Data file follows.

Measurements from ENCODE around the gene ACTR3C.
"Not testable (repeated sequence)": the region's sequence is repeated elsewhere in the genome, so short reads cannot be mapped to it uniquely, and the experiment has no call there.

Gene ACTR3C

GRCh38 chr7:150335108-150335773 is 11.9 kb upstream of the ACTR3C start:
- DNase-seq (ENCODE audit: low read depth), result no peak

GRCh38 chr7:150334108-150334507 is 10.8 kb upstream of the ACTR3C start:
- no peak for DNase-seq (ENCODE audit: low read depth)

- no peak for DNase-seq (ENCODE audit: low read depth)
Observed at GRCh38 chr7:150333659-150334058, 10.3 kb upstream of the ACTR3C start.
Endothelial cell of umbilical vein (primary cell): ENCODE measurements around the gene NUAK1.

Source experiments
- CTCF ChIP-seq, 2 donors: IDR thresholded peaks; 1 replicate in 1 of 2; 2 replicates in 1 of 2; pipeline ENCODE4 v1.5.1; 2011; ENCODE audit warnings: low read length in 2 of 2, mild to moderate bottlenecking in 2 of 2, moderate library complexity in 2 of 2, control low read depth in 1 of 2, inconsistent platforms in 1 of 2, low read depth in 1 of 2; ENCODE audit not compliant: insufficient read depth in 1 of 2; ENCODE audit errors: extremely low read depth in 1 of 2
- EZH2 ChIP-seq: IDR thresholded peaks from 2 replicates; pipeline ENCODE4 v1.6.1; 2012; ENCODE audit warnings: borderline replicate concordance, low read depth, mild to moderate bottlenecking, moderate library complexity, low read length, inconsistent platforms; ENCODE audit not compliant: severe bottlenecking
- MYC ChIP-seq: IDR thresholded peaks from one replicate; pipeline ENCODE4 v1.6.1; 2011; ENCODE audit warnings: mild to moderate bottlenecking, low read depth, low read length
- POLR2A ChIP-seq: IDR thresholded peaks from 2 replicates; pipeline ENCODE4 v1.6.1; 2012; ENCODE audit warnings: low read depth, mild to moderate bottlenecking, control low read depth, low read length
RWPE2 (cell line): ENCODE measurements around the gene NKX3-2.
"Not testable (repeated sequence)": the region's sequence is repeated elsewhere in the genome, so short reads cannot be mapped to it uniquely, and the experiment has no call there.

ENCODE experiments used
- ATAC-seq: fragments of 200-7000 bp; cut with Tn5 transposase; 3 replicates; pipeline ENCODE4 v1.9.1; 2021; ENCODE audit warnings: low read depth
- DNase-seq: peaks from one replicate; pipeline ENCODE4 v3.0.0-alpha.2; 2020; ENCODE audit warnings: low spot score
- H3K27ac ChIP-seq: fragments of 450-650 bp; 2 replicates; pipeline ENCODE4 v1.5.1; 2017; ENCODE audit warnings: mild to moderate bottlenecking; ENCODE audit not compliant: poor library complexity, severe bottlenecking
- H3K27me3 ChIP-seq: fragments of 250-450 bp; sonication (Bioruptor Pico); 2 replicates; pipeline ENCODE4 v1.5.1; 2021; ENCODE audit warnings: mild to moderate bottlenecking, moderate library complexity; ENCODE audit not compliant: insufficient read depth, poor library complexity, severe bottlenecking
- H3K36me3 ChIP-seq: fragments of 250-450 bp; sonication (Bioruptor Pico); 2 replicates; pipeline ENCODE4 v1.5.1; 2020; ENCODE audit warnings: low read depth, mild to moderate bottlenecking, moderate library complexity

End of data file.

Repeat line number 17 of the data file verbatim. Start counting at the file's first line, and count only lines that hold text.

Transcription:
"Not testable (repeated sequence)": the region's sequence is repeated elsewhere in the genome, so short reads cannot be mapped to it uniquely, and the experiment has no call there.